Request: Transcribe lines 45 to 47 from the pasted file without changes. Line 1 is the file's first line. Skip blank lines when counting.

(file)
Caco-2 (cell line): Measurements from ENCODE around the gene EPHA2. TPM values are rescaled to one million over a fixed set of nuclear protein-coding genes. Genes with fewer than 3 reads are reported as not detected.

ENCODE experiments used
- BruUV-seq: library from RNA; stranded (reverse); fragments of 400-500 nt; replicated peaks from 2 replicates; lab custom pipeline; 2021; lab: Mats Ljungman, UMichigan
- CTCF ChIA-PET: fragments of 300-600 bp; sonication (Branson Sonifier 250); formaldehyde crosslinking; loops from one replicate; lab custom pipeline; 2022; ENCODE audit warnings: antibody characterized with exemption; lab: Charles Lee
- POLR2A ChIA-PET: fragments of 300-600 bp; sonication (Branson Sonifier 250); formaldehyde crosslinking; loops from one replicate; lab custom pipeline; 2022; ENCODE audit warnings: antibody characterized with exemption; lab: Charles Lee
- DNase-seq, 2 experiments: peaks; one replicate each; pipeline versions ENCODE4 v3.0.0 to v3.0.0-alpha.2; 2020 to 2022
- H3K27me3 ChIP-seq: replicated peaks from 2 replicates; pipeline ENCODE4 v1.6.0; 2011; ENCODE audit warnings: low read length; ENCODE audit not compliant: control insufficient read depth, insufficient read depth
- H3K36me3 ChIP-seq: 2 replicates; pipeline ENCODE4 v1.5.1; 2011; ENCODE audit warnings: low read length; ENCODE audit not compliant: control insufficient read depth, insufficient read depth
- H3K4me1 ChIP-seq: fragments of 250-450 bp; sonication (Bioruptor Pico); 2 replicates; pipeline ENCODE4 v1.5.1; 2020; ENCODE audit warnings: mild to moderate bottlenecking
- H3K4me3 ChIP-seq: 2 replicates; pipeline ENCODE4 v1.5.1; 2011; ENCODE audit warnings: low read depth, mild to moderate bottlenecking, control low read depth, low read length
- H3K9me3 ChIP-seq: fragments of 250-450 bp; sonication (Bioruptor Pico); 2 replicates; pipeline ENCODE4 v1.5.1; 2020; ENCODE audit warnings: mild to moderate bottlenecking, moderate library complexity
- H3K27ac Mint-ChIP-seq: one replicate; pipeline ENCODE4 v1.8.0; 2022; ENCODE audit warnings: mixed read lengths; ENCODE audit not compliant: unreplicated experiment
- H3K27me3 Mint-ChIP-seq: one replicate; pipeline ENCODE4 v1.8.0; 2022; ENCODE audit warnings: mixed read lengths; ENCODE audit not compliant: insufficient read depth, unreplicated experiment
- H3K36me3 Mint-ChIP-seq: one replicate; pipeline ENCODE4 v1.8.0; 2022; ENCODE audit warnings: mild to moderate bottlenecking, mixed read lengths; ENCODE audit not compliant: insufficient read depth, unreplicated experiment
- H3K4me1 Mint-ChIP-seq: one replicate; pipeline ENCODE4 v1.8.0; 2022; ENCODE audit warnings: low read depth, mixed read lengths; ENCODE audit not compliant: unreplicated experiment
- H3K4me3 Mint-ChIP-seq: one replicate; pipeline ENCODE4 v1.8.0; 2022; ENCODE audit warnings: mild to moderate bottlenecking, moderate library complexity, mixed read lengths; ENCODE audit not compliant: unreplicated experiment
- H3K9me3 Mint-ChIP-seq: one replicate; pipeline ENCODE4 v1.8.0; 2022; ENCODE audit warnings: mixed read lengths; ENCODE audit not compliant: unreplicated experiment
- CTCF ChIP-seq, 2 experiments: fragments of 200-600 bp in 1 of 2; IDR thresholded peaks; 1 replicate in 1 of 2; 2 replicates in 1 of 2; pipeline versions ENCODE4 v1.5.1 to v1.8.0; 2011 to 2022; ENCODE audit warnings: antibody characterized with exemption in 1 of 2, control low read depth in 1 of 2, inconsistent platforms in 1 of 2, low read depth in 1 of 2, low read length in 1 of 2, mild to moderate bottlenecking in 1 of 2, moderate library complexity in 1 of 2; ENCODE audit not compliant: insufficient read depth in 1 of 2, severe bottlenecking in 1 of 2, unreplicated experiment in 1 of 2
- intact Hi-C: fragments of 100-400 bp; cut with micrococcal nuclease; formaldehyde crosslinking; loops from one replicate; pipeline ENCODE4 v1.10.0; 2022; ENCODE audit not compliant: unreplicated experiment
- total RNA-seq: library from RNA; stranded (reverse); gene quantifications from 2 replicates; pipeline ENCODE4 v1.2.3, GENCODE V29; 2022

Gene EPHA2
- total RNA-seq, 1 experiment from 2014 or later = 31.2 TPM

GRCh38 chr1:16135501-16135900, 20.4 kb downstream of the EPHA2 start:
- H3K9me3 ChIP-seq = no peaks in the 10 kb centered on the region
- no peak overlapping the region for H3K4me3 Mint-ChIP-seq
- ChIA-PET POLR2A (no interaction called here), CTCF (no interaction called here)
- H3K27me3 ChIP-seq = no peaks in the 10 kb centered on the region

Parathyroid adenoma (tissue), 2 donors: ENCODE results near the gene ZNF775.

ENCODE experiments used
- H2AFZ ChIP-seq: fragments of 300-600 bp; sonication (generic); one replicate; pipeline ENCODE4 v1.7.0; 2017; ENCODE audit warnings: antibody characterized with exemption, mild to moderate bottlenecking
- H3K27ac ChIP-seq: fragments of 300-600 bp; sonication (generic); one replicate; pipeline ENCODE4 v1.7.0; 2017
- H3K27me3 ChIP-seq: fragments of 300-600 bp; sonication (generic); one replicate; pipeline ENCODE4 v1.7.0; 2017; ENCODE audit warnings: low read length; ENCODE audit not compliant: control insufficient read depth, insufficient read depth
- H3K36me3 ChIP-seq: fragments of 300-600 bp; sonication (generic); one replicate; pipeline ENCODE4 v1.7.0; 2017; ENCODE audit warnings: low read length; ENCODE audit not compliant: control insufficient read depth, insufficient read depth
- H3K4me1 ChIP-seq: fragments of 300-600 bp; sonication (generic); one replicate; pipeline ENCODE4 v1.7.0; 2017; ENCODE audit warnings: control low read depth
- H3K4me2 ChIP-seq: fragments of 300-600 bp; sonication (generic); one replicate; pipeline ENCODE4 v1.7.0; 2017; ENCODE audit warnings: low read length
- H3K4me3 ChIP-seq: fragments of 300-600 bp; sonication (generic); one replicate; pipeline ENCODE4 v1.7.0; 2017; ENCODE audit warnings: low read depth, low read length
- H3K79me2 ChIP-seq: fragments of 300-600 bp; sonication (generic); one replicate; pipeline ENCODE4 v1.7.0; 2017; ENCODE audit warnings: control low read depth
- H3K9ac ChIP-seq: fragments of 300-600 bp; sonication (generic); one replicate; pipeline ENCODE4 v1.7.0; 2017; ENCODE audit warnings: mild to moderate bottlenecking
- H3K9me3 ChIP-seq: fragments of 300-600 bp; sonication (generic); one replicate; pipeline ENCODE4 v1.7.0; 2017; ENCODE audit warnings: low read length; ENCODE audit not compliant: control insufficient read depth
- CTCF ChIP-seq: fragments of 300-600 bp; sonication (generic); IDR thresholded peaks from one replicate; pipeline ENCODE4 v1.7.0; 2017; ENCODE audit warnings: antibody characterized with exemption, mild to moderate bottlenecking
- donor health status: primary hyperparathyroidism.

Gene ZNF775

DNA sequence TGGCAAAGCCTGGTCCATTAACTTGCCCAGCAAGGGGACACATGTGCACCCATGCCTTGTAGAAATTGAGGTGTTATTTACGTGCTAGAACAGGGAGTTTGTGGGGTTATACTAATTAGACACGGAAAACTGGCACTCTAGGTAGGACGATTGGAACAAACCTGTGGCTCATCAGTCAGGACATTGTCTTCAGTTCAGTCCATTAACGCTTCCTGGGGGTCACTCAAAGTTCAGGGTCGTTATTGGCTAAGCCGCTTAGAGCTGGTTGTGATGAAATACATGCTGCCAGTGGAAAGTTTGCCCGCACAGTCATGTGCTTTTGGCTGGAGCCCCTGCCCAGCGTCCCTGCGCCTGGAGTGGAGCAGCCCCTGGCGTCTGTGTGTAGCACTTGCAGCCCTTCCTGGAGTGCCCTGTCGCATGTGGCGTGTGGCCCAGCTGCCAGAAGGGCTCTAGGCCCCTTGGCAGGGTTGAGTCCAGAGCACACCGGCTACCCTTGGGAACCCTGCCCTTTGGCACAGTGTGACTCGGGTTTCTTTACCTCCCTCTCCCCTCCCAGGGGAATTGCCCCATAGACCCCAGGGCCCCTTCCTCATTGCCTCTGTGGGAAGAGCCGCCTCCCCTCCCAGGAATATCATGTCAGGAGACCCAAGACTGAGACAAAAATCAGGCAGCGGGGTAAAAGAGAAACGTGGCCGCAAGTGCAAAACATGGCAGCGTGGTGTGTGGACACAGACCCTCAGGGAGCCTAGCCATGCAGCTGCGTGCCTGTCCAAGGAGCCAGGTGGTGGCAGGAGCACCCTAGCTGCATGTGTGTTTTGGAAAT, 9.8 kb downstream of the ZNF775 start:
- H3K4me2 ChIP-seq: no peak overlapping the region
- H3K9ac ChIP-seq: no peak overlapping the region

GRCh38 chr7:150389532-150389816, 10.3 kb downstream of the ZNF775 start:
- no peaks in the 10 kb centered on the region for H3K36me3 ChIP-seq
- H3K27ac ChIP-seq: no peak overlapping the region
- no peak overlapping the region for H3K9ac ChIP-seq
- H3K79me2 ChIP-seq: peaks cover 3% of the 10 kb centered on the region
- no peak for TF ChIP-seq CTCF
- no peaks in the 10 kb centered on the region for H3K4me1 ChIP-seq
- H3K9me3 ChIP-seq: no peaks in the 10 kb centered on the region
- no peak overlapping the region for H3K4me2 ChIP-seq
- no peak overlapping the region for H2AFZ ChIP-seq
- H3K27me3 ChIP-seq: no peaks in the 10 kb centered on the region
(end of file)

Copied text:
- H3K9ac ChIP-seq: no peak overlapping the region

GRCh38 chr7:150389532-150389816, 10.3 kb downstream of the ZNF775 start:
- no peaks in the 10 kb centered on the region for H3K36me3 ChIP-seq